If you asked me what I thought of the music of Cloud Atlas, I would say it’s fascinating, beautiful, ambitious, emotional, and brilliant. It’s an evocative and thoughtful work, perhaps atypical of your average mainstream sci-fi scoring, and Tom Twyker, Johnny Klimek and Reinhold Heil have created a score that really speaks to you.
The approach to the score is perhaps personified by the ‘The Atlas March’, a delicate and touching piece for piano and string, one that feels like a history is contained within it. This light touch continues across parts of the score, occasionally either segueing into or being augmented by electronics. An undoubtedly striking aspect of the score is that it moves through some quite different styles, yet impressively still manages to sound like one unifying work, which is probably logical for a film with an ambitious style such as this.
The action music is propulsive, and the percussion appropriately brutal at times. However, it is few and far between, allowing more time for drama and emotion. At times it feels emotional, reflective. It’s not afraid to wear its heart on its sleeve.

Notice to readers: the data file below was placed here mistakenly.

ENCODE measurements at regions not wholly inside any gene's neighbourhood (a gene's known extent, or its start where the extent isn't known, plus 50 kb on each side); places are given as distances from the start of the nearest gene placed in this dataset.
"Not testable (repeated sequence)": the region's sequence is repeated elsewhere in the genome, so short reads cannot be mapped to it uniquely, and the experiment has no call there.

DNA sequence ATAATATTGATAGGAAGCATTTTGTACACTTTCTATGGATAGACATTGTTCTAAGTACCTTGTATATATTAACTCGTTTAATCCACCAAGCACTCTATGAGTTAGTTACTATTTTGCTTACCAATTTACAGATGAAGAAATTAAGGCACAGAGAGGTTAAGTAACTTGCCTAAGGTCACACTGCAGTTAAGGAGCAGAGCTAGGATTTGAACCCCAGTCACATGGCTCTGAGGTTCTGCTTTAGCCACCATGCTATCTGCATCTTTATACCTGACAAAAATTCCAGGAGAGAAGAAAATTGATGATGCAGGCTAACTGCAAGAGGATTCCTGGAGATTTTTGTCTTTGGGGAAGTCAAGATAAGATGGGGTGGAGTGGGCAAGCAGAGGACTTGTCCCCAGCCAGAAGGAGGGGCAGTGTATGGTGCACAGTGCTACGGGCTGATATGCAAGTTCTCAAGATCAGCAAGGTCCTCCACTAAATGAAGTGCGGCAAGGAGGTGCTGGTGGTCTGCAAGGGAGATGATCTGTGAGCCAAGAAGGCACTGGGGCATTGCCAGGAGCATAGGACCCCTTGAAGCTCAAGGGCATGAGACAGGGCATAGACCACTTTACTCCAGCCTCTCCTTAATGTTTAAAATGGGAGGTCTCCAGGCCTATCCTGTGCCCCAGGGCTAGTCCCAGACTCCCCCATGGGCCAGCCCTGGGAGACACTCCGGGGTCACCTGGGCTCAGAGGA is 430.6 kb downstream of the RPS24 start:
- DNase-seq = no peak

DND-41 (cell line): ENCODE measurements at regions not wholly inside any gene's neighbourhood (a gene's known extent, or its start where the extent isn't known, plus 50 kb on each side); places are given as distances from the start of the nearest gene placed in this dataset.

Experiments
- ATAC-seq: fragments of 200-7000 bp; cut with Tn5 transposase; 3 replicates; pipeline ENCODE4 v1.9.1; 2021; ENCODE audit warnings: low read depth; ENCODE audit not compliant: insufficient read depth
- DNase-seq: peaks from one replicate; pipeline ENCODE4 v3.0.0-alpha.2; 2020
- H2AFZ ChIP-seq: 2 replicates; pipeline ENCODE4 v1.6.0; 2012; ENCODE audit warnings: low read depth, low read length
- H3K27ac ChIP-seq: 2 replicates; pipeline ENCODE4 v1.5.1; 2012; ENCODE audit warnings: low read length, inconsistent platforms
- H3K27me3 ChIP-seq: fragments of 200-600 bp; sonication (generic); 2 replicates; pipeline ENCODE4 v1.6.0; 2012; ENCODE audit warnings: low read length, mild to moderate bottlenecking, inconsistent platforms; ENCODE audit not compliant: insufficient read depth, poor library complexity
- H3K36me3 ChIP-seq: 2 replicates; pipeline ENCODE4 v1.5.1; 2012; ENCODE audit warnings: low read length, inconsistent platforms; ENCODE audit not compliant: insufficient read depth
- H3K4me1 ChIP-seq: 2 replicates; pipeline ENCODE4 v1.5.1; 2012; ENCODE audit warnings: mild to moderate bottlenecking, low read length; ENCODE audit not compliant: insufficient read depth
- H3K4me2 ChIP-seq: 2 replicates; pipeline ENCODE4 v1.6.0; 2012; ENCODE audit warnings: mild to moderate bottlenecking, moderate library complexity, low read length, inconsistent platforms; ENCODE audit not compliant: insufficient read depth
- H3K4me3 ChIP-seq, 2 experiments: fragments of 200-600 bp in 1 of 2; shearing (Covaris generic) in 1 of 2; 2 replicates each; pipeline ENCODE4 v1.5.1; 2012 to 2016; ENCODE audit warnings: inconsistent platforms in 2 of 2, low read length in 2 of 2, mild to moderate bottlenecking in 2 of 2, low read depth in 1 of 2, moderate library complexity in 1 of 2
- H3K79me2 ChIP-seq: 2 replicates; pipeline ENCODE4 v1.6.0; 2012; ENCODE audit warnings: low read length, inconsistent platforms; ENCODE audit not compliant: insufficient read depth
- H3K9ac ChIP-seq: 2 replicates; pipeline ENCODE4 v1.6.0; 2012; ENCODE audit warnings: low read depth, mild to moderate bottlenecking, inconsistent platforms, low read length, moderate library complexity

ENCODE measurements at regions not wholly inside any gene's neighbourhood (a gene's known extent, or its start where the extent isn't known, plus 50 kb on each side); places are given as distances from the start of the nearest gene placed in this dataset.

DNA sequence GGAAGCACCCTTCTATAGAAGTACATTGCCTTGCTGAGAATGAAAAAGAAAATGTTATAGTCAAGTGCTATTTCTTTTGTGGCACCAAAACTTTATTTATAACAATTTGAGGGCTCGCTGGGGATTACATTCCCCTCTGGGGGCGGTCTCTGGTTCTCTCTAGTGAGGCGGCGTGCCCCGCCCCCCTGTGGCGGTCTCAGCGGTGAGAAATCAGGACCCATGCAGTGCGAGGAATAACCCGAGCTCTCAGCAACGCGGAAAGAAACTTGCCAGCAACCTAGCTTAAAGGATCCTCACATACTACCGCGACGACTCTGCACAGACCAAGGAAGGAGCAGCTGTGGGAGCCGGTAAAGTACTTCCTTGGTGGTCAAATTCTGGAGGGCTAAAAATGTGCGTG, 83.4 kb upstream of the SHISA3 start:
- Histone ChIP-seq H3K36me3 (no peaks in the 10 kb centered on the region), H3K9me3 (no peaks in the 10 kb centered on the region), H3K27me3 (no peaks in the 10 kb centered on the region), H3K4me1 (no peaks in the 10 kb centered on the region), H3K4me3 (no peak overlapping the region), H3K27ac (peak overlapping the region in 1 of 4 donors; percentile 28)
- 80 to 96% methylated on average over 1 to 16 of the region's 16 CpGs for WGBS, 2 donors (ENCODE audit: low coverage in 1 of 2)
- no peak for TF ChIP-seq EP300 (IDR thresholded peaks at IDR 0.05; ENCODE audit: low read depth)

Pumping the blood to the heart is some quite beautiful string work, particularly in the main title, an infectious line that rmanages to rise in intensity without losing its melody. But the strings really come into their own in the last quarter of the album, where we’re presented with some amazingly evocative pieces which draw an emotionally and musically satisfying ending. The haunting ‘Death Is Only A Door’ is the standout track, an incredible mix of ethereal voices and strings full of hope and optimism.
The album itself closes on a hopeful note. ‘Finale’ features more strings working in tandem with a female choir, creating a wonderful uplifting melody that ends in a lovely climax that leaves you smiling. This is followed by the final pair of tracks, ‘The Cloud Atlas Sextet For Orchestra’, an impeccably performed classical piece, and ‘End Title’, which reprises the march that opened the album, embellished to include other elements of the score, with a sparkling final resolution.
Cloud Atlas is a wonderful score. It’s adept at mixing genre and style, and not afraid to go against convention, while still ensuring it’s not a jarring experience, musically. Each listen reveals more nuances, more little moments that seem to add to the mythic nature of the music. So far, it’s the best score of the year, and it’s a bit sad that such a great work has seemingly been ignored by the Oscars. But then again, it’s certainly in good company for that.
CLOUD ATLAS is out now from Sony Classical
Words: Charlie Brigden